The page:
Barriers to online teaching across state lines: part 3, additional thoughts
The Keeping Pace research team is developing the first of a new set of policy briefs that we will be releasing in the coming months. These will represent the first Keeping Pace research that is released as a document separate from the annual report or the website. The first of these examines issues related to 21st century teachers who wish to reach students in multiple states. This is the third post in a series (see post one and post two) based on the draft report. As we have shared our initial thinking about the challenges to teaching across state lines and a possible solution, thoughtful commenters have raised several points that are worth exploring.
Several reviewers have weighed in with the view that, as one person put it, certification and teacher preparation are “broken” as neither address the ways that teachers must be prepared to teach with technology, or in blended schools, or in competency-based systems. As one experienced professional development provider said: “The days of teaching without technology are quickly disappearing, and any teacher moving into the field with potentially no online or blended experience will be unprepared.” Another reviewer noted, “licensure in general is not thought of as the most useful pathway toward ensuring high quality teachers.”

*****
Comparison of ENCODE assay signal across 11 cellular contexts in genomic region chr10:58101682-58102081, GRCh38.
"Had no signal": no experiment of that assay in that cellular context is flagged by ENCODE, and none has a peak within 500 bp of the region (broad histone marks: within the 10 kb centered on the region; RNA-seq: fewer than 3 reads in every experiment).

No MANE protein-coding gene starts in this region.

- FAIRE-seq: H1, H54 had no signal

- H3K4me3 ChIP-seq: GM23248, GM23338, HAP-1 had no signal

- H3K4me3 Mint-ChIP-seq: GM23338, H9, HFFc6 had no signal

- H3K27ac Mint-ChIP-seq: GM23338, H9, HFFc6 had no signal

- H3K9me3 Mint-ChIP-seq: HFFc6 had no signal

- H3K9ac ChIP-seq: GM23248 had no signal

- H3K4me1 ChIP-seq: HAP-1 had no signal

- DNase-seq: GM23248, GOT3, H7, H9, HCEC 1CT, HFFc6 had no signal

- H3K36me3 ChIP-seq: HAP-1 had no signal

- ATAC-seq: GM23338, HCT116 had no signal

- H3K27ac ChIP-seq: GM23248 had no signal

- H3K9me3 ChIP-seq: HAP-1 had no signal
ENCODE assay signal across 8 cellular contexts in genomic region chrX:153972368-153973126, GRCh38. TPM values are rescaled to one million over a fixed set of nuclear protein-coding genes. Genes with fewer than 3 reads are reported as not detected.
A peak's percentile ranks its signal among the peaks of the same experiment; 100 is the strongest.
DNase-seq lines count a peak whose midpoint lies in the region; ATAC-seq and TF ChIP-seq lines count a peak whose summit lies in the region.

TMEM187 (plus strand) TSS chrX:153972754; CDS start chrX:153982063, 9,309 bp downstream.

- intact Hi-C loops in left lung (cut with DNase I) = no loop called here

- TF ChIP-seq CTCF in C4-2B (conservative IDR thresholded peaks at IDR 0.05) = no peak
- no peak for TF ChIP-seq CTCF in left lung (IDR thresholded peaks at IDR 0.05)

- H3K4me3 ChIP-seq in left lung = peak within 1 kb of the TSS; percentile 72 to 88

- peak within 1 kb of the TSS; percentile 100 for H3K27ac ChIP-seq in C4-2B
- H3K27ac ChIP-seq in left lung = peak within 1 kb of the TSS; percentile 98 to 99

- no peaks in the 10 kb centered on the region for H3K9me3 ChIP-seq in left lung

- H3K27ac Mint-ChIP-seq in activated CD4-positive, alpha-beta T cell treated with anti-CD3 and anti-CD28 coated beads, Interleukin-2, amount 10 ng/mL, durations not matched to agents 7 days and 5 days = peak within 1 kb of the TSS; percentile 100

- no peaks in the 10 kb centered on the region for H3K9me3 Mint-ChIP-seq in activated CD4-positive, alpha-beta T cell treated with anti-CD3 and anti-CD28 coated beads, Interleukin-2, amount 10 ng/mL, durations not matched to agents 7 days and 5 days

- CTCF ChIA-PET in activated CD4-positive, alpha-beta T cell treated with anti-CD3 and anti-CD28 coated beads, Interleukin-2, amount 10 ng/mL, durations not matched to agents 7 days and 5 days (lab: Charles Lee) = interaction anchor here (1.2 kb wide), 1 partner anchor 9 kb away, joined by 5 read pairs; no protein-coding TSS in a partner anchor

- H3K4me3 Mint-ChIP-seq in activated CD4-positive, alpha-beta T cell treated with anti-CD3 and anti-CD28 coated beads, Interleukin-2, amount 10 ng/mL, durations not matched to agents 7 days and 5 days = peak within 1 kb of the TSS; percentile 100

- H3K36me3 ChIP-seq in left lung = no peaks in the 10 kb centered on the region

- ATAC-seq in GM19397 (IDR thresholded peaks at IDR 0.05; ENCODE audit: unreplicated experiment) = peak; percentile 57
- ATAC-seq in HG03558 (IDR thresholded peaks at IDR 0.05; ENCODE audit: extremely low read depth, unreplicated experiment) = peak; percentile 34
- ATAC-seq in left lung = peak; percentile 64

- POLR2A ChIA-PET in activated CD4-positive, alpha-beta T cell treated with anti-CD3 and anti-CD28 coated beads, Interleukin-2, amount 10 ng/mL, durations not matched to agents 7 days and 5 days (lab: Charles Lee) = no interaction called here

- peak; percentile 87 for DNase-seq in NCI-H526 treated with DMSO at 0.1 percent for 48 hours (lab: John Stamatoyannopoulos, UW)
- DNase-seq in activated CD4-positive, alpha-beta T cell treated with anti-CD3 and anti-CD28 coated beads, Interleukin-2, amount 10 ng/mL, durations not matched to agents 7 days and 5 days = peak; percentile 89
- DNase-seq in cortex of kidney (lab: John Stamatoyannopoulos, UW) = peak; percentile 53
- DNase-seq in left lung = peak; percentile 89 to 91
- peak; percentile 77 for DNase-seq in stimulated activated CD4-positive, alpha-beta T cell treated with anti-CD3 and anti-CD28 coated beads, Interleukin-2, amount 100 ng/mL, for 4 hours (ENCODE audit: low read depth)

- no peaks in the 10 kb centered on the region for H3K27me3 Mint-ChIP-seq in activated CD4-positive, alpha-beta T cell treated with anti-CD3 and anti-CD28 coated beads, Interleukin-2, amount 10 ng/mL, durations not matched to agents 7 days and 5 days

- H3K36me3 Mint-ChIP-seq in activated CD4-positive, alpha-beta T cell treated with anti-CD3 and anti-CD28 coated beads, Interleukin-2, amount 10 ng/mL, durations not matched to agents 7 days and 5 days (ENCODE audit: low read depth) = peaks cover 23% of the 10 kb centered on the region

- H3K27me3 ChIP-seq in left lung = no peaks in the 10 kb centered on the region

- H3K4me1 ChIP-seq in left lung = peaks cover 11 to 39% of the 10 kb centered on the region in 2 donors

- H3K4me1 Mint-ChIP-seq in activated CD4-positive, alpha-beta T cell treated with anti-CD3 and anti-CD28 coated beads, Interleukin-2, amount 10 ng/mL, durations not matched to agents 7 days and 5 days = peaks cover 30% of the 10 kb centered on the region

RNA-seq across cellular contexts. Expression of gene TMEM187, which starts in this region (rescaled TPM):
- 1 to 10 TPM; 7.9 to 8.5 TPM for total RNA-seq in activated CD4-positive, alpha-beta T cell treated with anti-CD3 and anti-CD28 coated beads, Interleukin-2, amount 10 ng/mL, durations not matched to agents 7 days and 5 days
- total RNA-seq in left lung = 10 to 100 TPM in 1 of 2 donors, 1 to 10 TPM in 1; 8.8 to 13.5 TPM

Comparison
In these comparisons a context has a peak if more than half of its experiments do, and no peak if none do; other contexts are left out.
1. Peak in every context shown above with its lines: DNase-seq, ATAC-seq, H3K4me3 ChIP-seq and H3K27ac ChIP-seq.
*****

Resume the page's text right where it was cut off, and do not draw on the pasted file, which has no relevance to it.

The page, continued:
We agree with all of these ideas. Among the questions that a policy review must explore is the trade-off between what is ideal and what is possible in the near-term. The policy brief—at least in draft form—attempts to note the ideal while focusing on the possible.
Finally, several people have noted that many states are implementing or considering new teacher evaluation processes that are based in part on student achievement outcomes. To the extent that these changes are successfully implemented, and to the extent that they are able to assess teachers quickly based on student data, they will make inputs-based quality assurance methods—including teacher licensing—less important than they are currently. It is likely that some type of teacher licensing will always be necessary, if only to address the period in between when a teacher begins teaching and when data are first generated. Current practices, however, may give way to generally streamlined processes with a goal of moving more of the best-qualified teachers into more classrooms (virtual or physical) so that more students are learning from excellent teachers.
That change, however, is likely years away—making a near-term solution necessary.
We welcome your thoughts on all blog posts, but especially on this one as the policy brief is still in development. Please comment below or email me at firstname.lastname@example.org